I, of course, completely support your right to freedom of speech as well, and I’m equally sure that you’re sincere.
While I’m sure that to a certain extent you are correct that my attitude — which asserts that they’ve not only usurped their authorized powers, but are grandly unwilling to take responsibility for their misdeeds — does indeed feed their paranoia, the part where we’re not communicating-well is where it is my responsibility to volunteer my unpaid time to soothe their angst and ennui at having to cope with having their bad behavior interpreted as bad behavior.
If I hire a servant, and find him partying in my living room, beating my pets, and drinking my food and liquor, many people would find it a little inexplicable if someone suggested that the *real* problem was that I wasn’t being supportive enough of my servant’s actions, and that he needed reassurance that he really ought to be seen as a good person whom everyone liked.
Here’s a thought: If we can both agree that the correct justification for the existence of the police is to: A) Serve the public; and B) Protect the public; then whose responsibility is it to ACT IN THAT MANNER toward each and every member of the public whom they come into contact with? Could it be…the Police? And if they fail to do so, on whose shoulders does that fall? Could it be…the Police?
If we authorize them to, on occasion, use extraordinary force in society, and to carry guns to do so, if they decide to take them out of their holsters and point them at people constantly, and shoot their dogs, constantly explaining that this is for “everybody’s” protection when that’s a blatant lie and their actions are dangerous — just because they can get away with it and it “makes them feel safer” — whose hands took the guns out of their holsters? Could it be…the Police’s hands? And whose mouths told the lies that when they endanger the public with deadly weapons they get to tell the public that the public is endangered for its own protection? Could it be…the Police’s mouths?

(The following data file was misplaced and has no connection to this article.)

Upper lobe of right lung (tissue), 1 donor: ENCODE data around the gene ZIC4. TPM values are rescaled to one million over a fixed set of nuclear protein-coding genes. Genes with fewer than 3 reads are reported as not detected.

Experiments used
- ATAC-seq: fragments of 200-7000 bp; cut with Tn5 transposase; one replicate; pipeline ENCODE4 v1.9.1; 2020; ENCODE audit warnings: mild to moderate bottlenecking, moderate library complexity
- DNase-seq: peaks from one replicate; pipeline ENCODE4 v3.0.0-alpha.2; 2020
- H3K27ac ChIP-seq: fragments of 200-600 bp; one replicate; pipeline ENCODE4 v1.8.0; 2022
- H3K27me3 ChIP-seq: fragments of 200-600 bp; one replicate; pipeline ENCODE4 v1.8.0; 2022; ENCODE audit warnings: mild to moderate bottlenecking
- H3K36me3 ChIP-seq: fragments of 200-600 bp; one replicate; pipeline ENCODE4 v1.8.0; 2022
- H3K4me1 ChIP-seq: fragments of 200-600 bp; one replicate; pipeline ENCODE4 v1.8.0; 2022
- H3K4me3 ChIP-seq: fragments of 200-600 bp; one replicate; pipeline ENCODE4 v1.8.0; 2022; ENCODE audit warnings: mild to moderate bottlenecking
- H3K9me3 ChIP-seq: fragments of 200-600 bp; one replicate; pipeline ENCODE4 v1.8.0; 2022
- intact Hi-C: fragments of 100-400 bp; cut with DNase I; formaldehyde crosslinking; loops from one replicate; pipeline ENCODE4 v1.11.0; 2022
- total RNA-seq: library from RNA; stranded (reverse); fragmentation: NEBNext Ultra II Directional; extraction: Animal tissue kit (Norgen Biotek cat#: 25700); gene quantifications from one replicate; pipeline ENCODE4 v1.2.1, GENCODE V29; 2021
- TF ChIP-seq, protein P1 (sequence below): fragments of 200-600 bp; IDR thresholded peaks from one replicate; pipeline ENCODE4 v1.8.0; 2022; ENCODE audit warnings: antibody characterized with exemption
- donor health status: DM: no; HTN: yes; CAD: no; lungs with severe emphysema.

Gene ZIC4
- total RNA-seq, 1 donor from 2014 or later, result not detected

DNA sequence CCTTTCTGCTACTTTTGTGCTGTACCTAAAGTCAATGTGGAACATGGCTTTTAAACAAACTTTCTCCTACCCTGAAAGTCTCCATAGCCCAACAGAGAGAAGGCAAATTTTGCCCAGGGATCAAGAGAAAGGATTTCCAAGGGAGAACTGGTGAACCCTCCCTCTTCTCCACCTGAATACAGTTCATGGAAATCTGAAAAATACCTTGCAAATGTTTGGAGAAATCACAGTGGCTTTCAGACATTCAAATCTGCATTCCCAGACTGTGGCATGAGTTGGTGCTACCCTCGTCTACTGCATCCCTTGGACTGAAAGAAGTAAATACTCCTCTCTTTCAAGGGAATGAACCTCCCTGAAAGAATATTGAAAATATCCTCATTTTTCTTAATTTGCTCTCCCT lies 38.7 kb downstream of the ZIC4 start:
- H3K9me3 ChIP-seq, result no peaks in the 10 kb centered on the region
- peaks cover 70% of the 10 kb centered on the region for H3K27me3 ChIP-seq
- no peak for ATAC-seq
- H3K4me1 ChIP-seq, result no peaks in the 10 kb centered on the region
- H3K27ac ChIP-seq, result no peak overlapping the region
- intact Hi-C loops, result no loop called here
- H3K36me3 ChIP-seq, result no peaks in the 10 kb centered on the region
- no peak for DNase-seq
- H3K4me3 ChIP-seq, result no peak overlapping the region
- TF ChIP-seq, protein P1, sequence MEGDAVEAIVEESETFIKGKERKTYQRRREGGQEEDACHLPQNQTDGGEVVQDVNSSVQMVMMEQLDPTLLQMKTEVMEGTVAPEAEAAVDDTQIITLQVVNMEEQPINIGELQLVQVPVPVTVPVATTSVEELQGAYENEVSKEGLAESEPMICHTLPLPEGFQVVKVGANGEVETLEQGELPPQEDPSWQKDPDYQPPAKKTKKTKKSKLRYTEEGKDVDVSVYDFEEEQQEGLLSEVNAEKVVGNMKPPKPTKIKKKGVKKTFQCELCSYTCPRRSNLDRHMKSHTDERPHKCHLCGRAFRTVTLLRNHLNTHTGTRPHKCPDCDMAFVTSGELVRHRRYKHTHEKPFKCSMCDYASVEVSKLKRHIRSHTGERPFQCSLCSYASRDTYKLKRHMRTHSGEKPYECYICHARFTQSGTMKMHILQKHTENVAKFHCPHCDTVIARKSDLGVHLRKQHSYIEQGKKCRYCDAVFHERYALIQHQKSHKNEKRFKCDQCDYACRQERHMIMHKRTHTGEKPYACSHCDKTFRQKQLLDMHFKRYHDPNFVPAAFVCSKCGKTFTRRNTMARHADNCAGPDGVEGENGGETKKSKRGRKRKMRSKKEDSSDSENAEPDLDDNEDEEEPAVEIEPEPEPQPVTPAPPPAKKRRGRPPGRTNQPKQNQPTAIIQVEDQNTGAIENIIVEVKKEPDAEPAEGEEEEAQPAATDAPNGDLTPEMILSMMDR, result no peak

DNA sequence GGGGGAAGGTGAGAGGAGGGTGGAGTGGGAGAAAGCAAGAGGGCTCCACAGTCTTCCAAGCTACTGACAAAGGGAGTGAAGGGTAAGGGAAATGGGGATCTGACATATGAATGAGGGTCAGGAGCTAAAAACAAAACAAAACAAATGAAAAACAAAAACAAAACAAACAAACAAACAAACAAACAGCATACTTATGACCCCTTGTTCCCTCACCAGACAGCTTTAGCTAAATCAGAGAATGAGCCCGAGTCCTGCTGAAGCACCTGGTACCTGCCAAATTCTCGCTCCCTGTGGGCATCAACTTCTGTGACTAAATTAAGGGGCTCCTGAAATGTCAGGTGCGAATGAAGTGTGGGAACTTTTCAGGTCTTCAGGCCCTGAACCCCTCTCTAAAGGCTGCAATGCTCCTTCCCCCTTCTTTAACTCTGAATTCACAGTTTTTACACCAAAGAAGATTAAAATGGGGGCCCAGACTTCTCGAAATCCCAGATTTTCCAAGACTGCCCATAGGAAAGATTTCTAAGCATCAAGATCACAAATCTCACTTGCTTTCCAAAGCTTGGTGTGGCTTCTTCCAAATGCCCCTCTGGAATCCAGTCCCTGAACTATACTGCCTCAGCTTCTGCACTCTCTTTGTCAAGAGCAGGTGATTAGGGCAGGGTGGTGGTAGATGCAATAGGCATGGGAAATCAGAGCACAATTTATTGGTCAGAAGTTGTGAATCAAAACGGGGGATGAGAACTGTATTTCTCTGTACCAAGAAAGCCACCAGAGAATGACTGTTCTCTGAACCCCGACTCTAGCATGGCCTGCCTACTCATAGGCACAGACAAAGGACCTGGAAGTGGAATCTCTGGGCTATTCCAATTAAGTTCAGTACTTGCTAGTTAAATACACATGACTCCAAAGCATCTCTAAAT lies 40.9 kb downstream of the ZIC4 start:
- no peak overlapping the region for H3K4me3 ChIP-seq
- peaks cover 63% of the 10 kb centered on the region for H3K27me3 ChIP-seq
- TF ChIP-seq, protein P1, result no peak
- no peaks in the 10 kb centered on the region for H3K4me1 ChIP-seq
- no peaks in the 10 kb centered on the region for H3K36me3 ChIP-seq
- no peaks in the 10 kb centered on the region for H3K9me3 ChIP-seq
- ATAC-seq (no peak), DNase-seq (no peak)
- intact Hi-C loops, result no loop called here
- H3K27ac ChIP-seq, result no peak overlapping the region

We expect the military, on pain of court martial and significant imprisonment, not to EVER point deadly weapons at people whom they do not imminently intend to shoot, and not to EVER shoot unless they are fired upon. Tell me why I need to console the police because they do the exact opposite and are quite rightly not respected for it.
Don’t bullshit me with “Somalia or Yemen” rhetoric: that’s a false dichotomy of, “the existing unionized, overblown, aggrandized, out-of-control police force is the only police force, else we can have none,” argument. Nope.
I’m perfectly fine with firing them all and hiring new servants who can stay inside the boundaries of their jobs and lawful authority, if that’s too hard for the current ones.
When I graduated from Law School, we were reminded that we too were in “Law Enforcement” — except that our jobs were to make sure that the police stayed firmly within their lawful authority. Sorry, I’m more of a, “firm boundaries” sort of person, not an “awwww, I’m sorry, does the dangerous bully feel unhappy that the people noticed that he’s a danger to them? Poor thing, you’re just misunderstood,” sort of person.
It’s not hard for the police to get my support: They have it as long as they act to deserve it (which unfortunately includes them actually holding themselves genuinely accountable for their actions.)